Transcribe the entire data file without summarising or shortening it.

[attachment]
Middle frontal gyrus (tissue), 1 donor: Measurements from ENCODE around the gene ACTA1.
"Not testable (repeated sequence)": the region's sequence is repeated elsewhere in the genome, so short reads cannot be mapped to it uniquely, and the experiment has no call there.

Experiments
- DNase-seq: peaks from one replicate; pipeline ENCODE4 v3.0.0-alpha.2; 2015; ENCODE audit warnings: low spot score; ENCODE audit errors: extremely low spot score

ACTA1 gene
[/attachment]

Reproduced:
Middle frontal gyrus (tissue), 1 donor: Measurements from ENCODE around the gene ACTA1.
"Not testable (repeated sequence)": the region's sequence is repeated elsewhere in the genome, so short reads cannot be mapped to it uniquely, and the experiment has no call there.

Experiments
- DNase-seq: peaks from one replicate; pipeline ENCODE4 v3.0.0-alpha.2; 2015; ENCODE audit warnings: low spot score; ENCODE audit errors: extremely low spot score

ACTA1 gene